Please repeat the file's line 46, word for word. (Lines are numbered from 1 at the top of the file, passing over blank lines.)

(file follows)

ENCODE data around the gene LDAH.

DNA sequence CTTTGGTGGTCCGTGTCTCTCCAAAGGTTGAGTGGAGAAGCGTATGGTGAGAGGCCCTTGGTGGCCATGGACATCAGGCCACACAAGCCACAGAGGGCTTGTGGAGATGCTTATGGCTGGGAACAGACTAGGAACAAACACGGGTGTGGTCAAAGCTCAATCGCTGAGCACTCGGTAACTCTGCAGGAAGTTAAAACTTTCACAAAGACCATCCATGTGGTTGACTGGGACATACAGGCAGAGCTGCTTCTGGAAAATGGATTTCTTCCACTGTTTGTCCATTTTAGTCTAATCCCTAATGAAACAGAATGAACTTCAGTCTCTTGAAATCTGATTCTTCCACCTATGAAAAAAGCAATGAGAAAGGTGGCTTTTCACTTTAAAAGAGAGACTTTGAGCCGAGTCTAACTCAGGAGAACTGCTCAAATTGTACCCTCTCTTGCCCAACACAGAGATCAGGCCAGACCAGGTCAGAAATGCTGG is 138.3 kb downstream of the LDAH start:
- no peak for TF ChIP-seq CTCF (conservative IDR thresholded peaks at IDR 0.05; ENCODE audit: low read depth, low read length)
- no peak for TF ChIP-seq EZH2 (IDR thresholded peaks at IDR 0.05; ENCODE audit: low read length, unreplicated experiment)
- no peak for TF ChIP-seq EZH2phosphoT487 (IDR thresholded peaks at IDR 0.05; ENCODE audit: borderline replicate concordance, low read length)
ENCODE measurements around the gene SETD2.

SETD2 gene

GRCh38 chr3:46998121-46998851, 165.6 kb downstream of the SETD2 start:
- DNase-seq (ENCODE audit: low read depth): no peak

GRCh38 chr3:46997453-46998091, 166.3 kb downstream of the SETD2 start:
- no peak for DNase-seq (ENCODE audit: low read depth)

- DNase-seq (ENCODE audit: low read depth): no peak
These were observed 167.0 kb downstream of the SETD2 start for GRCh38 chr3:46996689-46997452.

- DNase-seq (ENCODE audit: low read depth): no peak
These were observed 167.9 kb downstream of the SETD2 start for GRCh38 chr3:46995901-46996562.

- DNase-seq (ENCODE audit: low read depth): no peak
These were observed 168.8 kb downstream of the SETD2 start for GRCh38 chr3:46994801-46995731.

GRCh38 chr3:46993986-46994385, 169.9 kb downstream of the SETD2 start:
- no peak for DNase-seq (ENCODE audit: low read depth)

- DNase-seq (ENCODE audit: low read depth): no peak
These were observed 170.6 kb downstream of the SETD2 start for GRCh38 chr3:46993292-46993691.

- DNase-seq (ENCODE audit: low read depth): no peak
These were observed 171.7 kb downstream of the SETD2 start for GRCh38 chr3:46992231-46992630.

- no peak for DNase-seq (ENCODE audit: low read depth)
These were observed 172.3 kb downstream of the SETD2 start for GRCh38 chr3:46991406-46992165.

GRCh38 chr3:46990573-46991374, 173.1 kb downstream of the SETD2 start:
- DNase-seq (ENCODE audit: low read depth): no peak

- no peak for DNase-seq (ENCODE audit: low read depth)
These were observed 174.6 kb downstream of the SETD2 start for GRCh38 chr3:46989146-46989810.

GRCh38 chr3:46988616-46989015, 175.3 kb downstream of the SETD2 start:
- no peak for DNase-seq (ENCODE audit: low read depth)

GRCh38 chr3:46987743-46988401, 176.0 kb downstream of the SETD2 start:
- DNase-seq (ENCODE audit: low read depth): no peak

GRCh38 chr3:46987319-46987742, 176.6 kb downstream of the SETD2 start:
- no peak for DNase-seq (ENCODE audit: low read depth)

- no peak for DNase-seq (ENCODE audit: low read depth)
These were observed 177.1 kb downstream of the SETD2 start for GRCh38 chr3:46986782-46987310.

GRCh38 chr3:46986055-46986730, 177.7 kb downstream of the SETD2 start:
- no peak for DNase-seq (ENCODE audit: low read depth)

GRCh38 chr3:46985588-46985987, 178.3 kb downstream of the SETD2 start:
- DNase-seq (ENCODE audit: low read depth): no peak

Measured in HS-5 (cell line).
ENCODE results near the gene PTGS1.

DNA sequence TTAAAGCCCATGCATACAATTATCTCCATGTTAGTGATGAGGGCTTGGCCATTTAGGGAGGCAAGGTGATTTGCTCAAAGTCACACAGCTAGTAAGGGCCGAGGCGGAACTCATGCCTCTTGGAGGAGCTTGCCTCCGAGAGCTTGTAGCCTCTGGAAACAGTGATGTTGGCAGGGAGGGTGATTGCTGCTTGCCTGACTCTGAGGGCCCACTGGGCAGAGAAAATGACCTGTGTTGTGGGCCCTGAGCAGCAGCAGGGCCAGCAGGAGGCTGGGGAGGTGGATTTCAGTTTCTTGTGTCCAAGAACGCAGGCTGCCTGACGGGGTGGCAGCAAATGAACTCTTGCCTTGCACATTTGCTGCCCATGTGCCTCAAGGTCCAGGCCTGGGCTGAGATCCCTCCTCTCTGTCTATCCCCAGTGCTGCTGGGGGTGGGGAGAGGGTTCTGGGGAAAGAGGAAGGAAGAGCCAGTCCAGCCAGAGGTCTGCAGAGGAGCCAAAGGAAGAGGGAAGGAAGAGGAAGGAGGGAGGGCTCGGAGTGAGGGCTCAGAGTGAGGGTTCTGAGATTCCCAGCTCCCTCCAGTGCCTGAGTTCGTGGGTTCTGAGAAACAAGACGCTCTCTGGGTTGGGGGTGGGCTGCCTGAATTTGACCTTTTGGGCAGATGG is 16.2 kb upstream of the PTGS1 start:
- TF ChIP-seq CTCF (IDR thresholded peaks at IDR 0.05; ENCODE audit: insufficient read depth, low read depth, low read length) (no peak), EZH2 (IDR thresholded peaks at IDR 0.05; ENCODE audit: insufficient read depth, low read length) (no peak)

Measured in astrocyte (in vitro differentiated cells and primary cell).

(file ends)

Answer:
Measured in astrocyte (in vitro differentiated cells and primary cell).